AT THE recent annual convention of the People Action’s Party, Prime Minister Lee Hsien Loong said that the Singapore government will be raising its taxes as its spending on investments and social services grows.
Economists now expect a hike in the goods and services tax (GST) from the current 7% to be implemented.
PM Lee’s comments caused a stir in social media that has yet to subside as many people in Singapore are already contending with a high cost of living, high property prices and low disposable incomes. A GST hike will put more pressure on Singapore households, especially lower-income ones.
Several ideas have been put forward on social media and alternative news sites as to how the government can raise additional revenues without resorting to raising taxes for Singaporeans. These include cutting government salaries, reintroducing estate duties, more land sales and implementing additional taxes on the ownership of multiple passenger vehicles in households.
None of these are likely to be implemented.
Cause And Effect
A cut in government salaries is a non-starter because it will be an indirect admission that they are too high in the first place.
Meanwhile, reintroducing estate duties will likely see an outflow of wealth from the country as people seek lower tax bases. This may, in turn, put downward pressure on the Singapore dollar.
Land sales are more of a possibility but flows will be lumpy, unsustainable and are subject to demand and prevailing property market conditions.
Implementing additional taxes for ownership of multiple passenger vehicles in households go against Singapore’s long-standing principle of meritocracy. That is, people should not be penalised for succeeding within the Singapore system and spending on their big-ticket toys.
Still, for a country that has been innovative in extracting rents from citizens through channels like Electronic Road Pricing (ERP), Certificates of Entitlement (COEs) and contributions to the Central Provident Fund that are becoming increasingly difficult to withdraw due to constant tinkering, tax hikes seem a blunt tool.
Harvesting Low Hanging Fruit
Let’s tackle the issue from another angle. First, let’s analyse what PM Lee said in the convention. He noted that raising taxes in Singapore is “not a matter of whether, but when”, but the government will explain what the money is needed for and how it will benefit everyone.
This is a worrying statement because it suggests that the government is bereft of ideas, and always has to rely on the lowest hanging fruit, namely locals, to raise revenues.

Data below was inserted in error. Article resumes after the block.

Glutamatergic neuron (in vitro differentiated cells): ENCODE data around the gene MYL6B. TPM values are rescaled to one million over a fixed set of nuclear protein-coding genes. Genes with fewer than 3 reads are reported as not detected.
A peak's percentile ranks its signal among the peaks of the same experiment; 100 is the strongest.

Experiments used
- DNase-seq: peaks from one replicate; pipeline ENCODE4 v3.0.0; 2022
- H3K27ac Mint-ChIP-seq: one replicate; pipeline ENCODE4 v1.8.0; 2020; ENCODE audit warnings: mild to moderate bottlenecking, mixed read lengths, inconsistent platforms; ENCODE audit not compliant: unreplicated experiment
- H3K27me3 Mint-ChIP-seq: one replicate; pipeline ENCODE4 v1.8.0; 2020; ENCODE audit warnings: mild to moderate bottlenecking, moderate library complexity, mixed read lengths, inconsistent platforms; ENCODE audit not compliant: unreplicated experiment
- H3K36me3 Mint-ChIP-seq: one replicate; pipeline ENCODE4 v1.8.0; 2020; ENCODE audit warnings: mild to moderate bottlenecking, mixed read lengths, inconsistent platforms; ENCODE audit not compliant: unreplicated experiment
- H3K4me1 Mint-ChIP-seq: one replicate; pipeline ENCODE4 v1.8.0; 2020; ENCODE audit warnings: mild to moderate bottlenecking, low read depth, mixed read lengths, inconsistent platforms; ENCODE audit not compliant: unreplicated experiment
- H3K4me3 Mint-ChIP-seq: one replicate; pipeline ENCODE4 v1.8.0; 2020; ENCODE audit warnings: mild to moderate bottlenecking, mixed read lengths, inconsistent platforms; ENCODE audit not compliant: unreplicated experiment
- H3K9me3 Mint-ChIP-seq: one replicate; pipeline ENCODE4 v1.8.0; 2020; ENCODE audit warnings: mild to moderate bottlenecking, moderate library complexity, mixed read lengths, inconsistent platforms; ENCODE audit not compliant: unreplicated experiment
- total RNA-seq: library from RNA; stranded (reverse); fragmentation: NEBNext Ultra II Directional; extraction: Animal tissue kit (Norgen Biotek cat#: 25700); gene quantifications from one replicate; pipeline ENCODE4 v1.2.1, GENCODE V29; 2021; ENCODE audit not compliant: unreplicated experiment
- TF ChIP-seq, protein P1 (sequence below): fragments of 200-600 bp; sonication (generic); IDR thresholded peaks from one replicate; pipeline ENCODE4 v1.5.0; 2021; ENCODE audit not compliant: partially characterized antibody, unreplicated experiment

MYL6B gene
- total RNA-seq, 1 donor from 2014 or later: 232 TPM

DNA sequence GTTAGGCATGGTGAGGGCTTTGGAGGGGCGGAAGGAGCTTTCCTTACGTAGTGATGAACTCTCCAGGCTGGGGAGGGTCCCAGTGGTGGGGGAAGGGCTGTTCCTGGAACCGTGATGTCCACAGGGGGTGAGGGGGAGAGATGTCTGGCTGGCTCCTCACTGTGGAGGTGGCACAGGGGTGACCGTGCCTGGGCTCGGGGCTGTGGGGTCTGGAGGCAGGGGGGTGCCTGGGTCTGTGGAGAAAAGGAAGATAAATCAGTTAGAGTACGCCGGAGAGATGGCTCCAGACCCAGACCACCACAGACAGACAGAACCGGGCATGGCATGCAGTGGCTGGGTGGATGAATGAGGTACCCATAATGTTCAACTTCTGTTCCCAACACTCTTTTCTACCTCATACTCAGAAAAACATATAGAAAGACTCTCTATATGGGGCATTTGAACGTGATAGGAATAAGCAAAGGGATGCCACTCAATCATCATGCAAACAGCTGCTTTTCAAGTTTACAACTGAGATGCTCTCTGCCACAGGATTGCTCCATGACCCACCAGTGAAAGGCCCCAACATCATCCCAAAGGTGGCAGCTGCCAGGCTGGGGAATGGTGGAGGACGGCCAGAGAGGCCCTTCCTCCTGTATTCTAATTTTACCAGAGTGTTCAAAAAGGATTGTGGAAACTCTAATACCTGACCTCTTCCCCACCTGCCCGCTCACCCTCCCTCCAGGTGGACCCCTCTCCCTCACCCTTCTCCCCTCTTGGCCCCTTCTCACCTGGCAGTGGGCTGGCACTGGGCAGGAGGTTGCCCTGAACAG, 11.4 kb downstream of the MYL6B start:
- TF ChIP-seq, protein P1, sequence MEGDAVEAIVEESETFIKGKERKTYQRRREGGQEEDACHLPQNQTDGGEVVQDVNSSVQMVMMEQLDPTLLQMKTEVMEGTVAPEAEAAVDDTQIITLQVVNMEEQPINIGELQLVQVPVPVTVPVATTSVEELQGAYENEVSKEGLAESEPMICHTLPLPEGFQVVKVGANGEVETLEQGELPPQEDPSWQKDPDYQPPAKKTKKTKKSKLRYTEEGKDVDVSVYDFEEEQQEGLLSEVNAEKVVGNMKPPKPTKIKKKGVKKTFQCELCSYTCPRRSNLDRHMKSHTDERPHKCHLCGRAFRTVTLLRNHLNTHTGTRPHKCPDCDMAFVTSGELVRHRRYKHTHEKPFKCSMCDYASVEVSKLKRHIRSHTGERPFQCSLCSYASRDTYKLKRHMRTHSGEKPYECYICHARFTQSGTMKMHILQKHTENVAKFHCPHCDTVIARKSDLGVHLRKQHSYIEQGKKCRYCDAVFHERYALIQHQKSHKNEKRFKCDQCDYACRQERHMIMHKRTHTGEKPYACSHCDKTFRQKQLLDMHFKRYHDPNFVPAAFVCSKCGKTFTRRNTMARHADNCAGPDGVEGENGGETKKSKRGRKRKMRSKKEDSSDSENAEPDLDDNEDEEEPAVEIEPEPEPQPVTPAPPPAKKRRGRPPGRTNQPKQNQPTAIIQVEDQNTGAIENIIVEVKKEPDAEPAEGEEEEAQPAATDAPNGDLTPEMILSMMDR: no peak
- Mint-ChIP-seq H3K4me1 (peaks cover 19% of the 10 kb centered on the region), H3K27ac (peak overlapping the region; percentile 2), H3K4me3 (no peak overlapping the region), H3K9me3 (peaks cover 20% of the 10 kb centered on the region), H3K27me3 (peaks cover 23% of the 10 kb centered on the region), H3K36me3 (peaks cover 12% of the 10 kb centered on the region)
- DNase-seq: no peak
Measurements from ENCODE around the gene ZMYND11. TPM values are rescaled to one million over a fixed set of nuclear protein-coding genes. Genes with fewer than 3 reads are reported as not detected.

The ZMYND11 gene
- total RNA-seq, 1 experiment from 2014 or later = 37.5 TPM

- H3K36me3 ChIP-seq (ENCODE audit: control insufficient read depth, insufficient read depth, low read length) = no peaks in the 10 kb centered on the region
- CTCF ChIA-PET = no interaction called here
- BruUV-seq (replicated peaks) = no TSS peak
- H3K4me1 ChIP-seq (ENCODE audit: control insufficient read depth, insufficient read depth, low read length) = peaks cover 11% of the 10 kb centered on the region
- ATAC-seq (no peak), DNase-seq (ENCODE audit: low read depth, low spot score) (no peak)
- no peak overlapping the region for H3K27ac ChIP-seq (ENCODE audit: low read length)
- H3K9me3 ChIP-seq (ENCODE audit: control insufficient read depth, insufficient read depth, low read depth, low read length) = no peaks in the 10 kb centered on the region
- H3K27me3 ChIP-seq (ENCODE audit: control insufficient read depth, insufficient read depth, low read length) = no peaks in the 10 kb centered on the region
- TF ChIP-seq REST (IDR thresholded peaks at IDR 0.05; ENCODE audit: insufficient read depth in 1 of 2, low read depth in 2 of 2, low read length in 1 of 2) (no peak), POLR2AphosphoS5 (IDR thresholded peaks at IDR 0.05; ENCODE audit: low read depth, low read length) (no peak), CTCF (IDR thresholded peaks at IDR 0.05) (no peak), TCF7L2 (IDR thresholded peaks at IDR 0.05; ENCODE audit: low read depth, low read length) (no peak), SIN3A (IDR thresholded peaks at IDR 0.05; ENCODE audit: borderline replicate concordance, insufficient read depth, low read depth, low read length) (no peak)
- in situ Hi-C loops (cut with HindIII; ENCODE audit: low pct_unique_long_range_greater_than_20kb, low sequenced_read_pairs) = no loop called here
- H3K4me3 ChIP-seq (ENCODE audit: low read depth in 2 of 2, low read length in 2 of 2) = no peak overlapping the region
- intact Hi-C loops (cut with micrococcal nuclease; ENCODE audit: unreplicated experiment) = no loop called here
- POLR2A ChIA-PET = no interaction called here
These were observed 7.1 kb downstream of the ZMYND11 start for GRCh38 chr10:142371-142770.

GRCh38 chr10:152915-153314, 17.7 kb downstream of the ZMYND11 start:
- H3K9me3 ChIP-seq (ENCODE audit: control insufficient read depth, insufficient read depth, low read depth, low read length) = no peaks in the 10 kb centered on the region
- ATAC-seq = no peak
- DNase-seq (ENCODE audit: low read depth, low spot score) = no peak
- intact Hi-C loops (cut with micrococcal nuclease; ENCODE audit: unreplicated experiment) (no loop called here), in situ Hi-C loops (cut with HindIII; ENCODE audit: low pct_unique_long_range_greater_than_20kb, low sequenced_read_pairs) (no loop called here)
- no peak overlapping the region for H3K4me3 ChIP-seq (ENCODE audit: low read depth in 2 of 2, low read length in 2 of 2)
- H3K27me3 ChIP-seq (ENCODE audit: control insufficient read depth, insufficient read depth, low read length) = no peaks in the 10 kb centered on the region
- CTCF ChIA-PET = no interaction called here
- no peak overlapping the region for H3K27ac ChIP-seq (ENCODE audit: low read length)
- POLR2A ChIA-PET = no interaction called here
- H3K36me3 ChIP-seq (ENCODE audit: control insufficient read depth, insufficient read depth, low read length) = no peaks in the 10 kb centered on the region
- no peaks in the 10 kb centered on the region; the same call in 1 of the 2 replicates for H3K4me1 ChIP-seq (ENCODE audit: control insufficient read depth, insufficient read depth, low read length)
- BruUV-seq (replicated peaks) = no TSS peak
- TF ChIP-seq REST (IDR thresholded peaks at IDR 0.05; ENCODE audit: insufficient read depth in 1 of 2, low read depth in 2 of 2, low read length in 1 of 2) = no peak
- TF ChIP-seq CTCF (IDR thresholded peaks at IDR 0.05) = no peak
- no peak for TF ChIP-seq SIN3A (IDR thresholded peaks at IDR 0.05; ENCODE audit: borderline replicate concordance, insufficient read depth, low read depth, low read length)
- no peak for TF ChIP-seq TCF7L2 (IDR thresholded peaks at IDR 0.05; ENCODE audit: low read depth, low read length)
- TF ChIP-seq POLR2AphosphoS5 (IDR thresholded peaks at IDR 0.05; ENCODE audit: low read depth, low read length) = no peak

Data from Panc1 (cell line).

After more than 50 years in the business of governing the country, you would think that the government would have acquired enough knowledge to seek out and use alternative channels for raising revenues that have nothing to do with locals who, by the way, continue to contribute to the government’s coffers through a variety of channels.
To add salt to the wounds, PM Lee expects that the government’s explanation on what the money is needed for and how it will benefit everyone will be a mitigating factor. He could, however, be right on that score as Singaporeans have often shown that they are more forgiving and understanding of their government than most.
Click on www.storm.sg/views for more opinion editorials on a variety of subjects.
Struggling With A Changing Landscape
Perhaps the problem lies in the complexity of the socio-economic landscape that has been developed in Singapore over the years. It is a landscape that needs constant tinkering, spending and upgrading.
Aren’t there other options for raising revenues that can incorporate the weeding out of some of these complexities?
For example, does Singapore really need to expand Changi airport when airports in cities like Bangkok, Kuala Lumpur and Jakarta are doing the same?
It just seems like a waste of resources to expand airport capacity when everyone around you is doing so, too. Further, for every shopping mall or man-made attraction that Singapore has, the neighbouring cities provide accessibility to numerous places of nature, culture, adventure and leisure.
Another initiative that doesn’t make sense is shifting Singapore’s port facilities up to Tuas and freeing land in the Tanjong Pagar and Keppel area for mixed property development. It is hard to see how more property development advances Singapore as a country and society in general. It is just more of the same stuff that Singaporeans have seen for decades. It also suggests that planners have spent too much time in Monaco.
You Might Also Like To Read:
Let’s end with this analogy: if the head of a household needs money for an extension at the back of his house, he will likely dip into his savings to pay for it. If he has no savings, he will probably look around for a short-term loan from a bank or finance company. If interest rates are too high, he may reconsider the need for the extension to his house. He will work out if he really needs the extension. One thing’s for sure, he isn’t likely to be asking his kids for the money.
If you extrapolate this to a country level, you would hope that the same sort of thinking is present in government. For savings, read reserves and for loans, read bond issuance. Singaporeans believe, based on reports, that the country’s reserves are immense, so the solution is straightforward. Dipping into reserves for healthcare and social spending is a great reason for accumulating said reserves. It would show that government policies have been working for everyone’s benefit over the years.